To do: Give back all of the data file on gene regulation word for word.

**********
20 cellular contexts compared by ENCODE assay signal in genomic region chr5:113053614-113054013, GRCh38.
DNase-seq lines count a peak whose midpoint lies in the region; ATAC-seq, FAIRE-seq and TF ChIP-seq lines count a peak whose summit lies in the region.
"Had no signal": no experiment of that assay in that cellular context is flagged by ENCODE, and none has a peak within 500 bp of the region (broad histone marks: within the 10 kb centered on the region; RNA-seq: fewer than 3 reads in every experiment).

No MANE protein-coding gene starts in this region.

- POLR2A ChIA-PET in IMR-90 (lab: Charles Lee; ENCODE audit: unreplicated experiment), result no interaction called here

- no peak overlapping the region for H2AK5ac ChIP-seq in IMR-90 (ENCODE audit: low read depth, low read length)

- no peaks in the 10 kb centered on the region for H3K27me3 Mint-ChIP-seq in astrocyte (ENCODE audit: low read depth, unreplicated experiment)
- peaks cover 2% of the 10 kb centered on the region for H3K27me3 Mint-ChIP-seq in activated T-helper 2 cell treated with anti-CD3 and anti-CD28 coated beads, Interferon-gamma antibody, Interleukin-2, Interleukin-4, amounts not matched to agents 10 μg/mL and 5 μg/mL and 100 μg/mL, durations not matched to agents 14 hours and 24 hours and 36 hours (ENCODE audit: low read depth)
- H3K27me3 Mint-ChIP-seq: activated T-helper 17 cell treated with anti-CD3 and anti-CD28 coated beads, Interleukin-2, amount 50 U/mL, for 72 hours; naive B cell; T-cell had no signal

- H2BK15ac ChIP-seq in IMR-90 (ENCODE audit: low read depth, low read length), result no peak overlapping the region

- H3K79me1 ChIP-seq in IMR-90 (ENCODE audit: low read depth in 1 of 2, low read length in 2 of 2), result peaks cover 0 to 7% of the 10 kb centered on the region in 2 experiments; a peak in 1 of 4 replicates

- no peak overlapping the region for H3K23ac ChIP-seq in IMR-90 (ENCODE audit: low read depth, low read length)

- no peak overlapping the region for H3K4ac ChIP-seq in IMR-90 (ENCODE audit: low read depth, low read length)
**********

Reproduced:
20 cellular contexts compared by ENCODE assay signal in genomic region chr5:113053614-113054013, GRCh38.
DNase-seq lines count a peak whose midpoint lies in the region; ATAC-seq, FAIRE-seq and TF ChIP-seq lines count a peak whose summit lies in the region.
"Had no signal": no experiment of that assay in that cellular context is flagged by ENCODE, and none has a peak within 500 bp of the region (broad histone marks: within the 10 kb centered on the region; RNA-seq: fewer than 3 reads in every experiment).

No MANE protein-coding gene starts in this region.

- POLR2A ChIA-PET in IMR-90 (lab: Charles Lee; ENCODE audit: unreplicated experiment), result no interaction called here

- no peak overlapping the region for H2AK5ac ChIP-seq in IMR-90 (ENCODE audit: low read depth, low read length)

- no peaks in the 10 kb centered on the region for H3K27me3 Mint-ChIP-seq in astrocyte (ENCODE audit: low read depth, unreplicated experiment)
- peaks cover 2% of the 10 kb centered on the region for H3K27me3 Mint-ChIP-seq in activated T-helper 2 cell treated with anti-CD3 and anti-CD28 coated beads, Interferon-gamma antibody, Interleukin-2, Interleukin-4, amounts not matched to agents 10 μg/mL and 5 μg/mL and 100 μg/mL, durations not matched to agents 14 hours and 24 hours and 36 hours (ENCODE audit: low read depth)
- H3K27me3 Mint-ChIP-seq: activated T-helper 17 cell treated with anti-CD3 and anti-CD28 coated beads, Interleukin-2, amount 50 U/mL, for 72 hours; naive B cell; T-cell had no signal

- H2BK15ac ChIP-seq in IMR-90 (ENCODE audit: low read depth, low read length), result no peak overlapping the region

- H3K79me1 ChIP-seq in IMR-90 (ENCODE audit: low read depth in 1 of 2, low read length in 2 of 2), result peaks cover 0 to 7% of the 10 kb centered on the region in 2 experiments; a peak in 1 of 4 replicates

- no peak overlapping the region for H3K23ac ChIP-seq in IMR-90 (ENCODE audit: low read depth, low read length)

- no peak overlapping the region for H3K4ac ChIP-seq in IMR-90 (ENCODE audit: low read depth, low read length)